Unlike Facebook and other major social game platform, not too many about Korean social game industry is revealed to the public. On one hand, it may be an “Asian courtesy” for platform service providers to hide its customers’ private information from their competitors. On the other hand, it may create an entrance barrier and suppress new developers from entering the market. Nevertheless, believing in the fact that freedom of information is harmless to fair market competition, Rubicon Games Inc. suggested Nate AppStore Open Social Team to share their statistics and information as much as possible. Gratefully, Nate AppStore agreed upon revealing more information for both domestic and foreign developers who are interested in publishing their games in Korea. However, please note that stats were given in bundles of genre, due to privacy issues.
The biggest portal service, Naver, launched its AppStore ”Social Apps“ on 30 Sept. 2010. Is it a coincidence or an intention? Social App’s launch date overlaps with that of Nate, which launched its Nate AppStore last year in late September. Whatever the underlying meaning may be, Naver’s presence itself has great implications in the Korean social gaming industry. Before any further approach, understanding of Naver is prerequisite.
Naver, which initially started off as a search engine back in 1999, now expands its business model to multiple platforms such as blog, cafe, and Me2Day. According to Naver, currently they have over 18 million blogs, 6 million Cafes, and 2 million Me2Days (Me2Day is a similar service to Twitter), excluding potential users who simply use the search engine without subscription. As mentioned in one of our previous blog posts, Naver attracted many developers (both domestic and foreign) to publish their games on their platforms by giving various incentives. As a result, 32 developers have published 47 apps by the first day of launch.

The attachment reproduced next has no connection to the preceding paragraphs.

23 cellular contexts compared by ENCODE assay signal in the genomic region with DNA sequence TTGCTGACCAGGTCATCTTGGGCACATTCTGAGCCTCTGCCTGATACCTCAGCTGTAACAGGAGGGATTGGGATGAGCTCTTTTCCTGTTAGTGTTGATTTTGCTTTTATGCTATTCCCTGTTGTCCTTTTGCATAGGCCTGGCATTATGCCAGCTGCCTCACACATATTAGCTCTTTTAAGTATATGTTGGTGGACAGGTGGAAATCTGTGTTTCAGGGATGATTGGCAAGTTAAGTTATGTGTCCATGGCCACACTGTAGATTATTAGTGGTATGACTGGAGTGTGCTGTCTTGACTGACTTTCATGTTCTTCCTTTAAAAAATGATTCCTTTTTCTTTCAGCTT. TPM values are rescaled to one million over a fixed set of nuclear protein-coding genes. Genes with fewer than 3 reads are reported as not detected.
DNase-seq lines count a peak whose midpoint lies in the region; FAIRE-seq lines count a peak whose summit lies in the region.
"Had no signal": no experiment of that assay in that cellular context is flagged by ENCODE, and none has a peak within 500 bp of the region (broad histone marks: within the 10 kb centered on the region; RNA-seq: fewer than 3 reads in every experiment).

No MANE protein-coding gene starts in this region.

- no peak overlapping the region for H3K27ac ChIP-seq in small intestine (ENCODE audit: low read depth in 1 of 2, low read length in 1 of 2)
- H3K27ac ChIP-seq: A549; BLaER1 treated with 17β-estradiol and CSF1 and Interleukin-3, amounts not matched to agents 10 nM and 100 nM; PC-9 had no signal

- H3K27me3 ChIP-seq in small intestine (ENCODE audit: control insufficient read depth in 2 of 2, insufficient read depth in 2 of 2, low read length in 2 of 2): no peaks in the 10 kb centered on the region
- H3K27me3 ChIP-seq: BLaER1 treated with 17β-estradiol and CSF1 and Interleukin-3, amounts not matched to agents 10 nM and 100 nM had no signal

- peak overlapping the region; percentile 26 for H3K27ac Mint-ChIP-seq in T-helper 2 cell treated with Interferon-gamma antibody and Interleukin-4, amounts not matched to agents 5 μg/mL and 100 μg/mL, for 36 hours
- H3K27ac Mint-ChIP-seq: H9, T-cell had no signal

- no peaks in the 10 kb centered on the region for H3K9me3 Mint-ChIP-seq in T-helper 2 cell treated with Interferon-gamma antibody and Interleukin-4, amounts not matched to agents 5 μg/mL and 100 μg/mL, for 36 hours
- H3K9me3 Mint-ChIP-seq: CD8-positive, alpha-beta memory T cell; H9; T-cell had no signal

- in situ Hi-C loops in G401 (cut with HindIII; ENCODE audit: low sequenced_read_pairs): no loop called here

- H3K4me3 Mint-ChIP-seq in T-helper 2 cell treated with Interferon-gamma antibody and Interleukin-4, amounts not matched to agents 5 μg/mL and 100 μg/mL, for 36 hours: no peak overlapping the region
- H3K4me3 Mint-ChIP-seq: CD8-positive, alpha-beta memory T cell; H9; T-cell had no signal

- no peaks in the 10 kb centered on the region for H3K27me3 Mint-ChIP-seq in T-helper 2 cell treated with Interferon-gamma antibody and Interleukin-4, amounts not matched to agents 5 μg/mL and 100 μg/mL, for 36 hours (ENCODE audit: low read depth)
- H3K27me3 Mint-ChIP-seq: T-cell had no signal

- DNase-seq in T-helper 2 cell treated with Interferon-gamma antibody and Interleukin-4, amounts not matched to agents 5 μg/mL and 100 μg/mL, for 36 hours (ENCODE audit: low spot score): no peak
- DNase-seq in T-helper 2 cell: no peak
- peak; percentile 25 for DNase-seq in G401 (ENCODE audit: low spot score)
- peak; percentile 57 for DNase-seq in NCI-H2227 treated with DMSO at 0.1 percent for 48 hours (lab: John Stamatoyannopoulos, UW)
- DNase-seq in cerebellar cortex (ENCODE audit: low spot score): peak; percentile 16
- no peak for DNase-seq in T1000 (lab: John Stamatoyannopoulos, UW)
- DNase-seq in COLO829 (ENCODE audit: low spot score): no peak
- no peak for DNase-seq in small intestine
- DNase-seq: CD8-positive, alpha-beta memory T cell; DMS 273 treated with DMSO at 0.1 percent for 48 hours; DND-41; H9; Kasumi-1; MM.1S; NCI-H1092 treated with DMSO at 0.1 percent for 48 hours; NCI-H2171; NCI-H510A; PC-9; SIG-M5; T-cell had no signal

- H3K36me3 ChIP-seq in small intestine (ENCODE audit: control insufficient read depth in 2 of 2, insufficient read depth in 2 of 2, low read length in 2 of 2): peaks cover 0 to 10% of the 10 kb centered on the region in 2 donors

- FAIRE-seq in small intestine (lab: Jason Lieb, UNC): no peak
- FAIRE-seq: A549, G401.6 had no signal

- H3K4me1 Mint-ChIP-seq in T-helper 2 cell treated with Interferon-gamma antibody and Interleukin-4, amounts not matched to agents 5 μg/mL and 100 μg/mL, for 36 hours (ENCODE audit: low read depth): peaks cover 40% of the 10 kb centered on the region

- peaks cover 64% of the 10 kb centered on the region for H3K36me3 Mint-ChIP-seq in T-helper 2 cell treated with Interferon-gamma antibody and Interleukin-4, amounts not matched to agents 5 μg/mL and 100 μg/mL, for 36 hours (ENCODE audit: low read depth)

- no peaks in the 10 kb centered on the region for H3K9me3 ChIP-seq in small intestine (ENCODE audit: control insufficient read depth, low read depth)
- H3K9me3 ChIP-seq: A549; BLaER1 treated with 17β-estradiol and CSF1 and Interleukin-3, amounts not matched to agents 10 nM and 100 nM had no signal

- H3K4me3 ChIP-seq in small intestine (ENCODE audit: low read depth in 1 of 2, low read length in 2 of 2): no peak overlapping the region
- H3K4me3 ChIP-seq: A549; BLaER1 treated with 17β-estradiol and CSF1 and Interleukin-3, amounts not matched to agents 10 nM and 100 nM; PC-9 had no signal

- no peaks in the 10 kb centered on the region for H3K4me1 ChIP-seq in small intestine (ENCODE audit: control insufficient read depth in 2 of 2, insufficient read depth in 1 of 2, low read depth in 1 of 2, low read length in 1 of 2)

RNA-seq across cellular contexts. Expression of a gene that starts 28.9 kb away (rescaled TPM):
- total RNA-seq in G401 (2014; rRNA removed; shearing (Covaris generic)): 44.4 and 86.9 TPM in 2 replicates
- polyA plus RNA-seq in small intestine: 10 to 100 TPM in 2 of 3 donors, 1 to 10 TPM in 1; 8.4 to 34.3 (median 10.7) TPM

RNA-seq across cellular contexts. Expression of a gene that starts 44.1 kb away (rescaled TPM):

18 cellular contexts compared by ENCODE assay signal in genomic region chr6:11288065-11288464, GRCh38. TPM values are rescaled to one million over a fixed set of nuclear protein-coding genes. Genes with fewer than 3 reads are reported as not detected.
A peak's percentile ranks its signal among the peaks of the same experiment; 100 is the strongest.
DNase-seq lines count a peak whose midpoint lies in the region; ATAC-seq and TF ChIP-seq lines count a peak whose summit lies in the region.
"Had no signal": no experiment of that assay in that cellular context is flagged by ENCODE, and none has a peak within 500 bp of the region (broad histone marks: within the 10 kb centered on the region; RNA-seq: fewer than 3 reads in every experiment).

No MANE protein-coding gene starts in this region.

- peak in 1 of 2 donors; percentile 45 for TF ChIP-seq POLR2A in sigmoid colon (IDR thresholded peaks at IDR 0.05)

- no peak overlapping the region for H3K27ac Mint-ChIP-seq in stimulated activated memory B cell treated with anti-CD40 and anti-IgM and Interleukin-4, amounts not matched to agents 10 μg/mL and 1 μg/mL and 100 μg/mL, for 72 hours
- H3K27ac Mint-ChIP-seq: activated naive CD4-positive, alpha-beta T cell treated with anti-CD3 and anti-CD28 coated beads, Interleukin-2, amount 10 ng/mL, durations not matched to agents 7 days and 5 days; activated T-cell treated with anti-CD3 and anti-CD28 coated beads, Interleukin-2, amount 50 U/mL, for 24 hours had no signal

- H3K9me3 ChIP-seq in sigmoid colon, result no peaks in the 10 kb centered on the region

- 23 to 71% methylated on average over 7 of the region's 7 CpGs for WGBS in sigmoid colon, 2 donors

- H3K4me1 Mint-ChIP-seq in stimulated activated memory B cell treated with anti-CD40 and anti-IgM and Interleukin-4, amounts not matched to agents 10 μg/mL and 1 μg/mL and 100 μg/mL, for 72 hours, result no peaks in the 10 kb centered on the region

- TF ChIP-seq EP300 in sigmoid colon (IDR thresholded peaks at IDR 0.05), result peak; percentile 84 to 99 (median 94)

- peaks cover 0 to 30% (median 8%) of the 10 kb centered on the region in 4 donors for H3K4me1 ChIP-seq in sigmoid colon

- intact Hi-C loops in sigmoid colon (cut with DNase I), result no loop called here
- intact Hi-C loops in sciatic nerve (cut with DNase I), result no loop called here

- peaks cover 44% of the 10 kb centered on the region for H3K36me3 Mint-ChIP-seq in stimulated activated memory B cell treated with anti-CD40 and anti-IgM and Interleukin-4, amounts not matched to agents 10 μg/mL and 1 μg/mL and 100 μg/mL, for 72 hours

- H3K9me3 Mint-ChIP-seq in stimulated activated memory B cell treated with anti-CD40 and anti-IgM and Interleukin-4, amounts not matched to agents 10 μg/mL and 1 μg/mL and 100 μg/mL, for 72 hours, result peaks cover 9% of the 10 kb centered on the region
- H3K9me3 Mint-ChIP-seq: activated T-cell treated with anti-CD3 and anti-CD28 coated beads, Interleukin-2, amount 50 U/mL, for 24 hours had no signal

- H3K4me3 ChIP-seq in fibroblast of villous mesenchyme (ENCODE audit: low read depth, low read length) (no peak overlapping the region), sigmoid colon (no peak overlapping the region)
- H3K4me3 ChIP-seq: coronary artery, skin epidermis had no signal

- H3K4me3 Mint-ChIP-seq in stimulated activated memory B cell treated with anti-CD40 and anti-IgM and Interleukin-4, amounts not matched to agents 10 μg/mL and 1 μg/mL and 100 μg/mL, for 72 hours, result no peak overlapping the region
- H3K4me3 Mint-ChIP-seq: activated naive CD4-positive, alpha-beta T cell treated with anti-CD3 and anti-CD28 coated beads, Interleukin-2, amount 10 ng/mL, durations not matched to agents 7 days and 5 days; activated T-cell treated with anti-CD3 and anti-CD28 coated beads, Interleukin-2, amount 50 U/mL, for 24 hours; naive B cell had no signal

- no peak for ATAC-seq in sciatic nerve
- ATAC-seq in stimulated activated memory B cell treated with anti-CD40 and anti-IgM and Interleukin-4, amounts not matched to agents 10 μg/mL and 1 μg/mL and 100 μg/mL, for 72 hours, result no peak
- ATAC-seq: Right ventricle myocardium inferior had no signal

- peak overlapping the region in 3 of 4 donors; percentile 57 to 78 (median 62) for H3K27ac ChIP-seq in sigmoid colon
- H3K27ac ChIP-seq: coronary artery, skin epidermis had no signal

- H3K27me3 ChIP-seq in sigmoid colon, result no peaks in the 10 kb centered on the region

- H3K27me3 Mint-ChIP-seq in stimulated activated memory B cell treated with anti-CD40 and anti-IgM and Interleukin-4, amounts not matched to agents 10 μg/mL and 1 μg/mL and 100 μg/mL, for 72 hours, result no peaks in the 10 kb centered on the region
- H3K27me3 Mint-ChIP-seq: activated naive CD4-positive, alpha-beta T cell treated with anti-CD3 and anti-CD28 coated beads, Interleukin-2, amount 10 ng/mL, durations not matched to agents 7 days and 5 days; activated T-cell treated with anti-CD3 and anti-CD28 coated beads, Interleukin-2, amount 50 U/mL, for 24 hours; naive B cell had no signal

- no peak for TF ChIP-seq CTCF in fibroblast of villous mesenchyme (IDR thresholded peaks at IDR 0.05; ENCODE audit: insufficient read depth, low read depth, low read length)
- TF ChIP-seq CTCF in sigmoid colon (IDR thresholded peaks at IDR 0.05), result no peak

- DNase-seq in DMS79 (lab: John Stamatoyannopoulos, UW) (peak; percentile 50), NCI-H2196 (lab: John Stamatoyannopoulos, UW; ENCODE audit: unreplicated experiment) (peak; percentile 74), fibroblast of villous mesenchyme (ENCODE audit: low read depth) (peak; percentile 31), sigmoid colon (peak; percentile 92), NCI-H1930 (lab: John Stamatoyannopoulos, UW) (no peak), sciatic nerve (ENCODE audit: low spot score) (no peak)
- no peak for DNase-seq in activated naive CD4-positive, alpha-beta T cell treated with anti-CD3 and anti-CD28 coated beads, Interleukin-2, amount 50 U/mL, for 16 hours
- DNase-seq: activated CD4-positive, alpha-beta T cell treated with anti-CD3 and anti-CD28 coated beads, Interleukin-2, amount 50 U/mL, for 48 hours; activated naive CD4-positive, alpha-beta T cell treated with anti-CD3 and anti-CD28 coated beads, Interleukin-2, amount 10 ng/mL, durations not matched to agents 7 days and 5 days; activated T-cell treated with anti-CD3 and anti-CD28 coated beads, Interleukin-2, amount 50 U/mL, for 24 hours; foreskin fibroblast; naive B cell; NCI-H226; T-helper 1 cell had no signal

Naver’s Social Apps, however, takes a different approach in virality. Utilizing its blogs is somewhat similar to that of Nate’s Cyworld, but as Nate AppStore expanded its pool from Nate to NateOn, Naver uses its 6 million “Cafes” as a leverage. Naver Cafe is a name, which refers to user community or clubs. What is significant about Naver Cafe is that games are played within the Cafe members only. In other words, even if someone plays the same game in two different Cafes, his/her user data will be different in each container. This makes it difficult for users to play simulation games that requires mass storage of user data. Thus simulation games, which requires continuous play time, will tend to lean towards blogs and Me2Day networks. Another interesting feature is that the Cafe master or staff members have full authority to choose which games to be installed in their Cafes. Big Cafes with more than million members, will have bargaining power over game developers who are willing to acquire big pool of users. Are we expecting some kind of lobby in the social game biz now? No one knows.
(Picture reference: Naver)
Naver, the leading portal service versus Nate, the leading SNS is indeed a big match to watch. Whether they will lead the way as a partner or a rival, Korea’s social gaming industry has definitely entered its second phase of growth, providing more rooms for developers and publishers to penetrate in the market. As a developer, we look forward to Naver’s success as a platform provider.